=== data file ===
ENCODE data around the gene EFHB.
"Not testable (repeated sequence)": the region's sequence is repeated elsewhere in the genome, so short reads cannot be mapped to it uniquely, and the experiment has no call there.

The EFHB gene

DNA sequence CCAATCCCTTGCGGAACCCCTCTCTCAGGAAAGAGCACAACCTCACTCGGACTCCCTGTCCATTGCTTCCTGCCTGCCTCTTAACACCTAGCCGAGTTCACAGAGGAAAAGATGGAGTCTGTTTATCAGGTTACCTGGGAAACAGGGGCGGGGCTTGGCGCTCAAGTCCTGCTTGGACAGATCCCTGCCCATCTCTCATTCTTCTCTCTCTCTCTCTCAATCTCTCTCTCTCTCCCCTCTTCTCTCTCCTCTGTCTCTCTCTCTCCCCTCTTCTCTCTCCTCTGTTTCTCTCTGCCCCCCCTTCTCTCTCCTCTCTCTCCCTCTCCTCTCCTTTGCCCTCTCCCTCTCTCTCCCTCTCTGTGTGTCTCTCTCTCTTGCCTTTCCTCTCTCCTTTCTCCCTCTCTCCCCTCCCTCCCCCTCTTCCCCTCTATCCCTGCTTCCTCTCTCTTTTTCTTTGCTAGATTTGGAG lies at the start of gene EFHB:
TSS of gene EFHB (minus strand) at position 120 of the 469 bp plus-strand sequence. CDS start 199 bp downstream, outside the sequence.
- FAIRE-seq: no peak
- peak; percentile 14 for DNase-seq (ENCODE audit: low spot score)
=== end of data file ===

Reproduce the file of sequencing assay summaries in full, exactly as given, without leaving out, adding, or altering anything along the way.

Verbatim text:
ENCODE data around the gene EFHB.
"Not testable (repeated sequence)": the region's sequence is repeated elsewhere in the genome, so short reads cannot be mapped to it uniquely, and the experiment has no call there.

The EFHB gene

DNA sequence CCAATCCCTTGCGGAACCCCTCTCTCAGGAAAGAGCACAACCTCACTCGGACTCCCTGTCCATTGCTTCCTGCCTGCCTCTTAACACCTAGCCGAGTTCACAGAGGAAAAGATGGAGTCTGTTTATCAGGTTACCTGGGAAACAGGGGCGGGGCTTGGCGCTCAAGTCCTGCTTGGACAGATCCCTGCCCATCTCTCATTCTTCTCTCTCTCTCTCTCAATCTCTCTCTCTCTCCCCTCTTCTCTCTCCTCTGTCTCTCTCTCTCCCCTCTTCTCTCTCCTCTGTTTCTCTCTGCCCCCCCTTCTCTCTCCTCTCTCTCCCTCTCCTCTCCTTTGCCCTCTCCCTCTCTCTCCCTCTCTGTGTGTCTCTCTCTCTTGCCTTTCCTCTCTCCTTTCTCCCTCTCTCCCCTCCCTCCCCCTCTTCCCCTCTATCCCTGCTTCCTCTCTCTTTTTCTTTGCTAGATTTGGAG lies at the start of gene EFHB:
TSS of gene EFHB (minus strand) at position 120 of the 469 bp plus-strand sequence. CDS start 199 bp downstream, outside the sequence.
- FAIRE-seq: no peak
- peak; percentile 14 for DNase-seq (ENCODE audit: low spot score)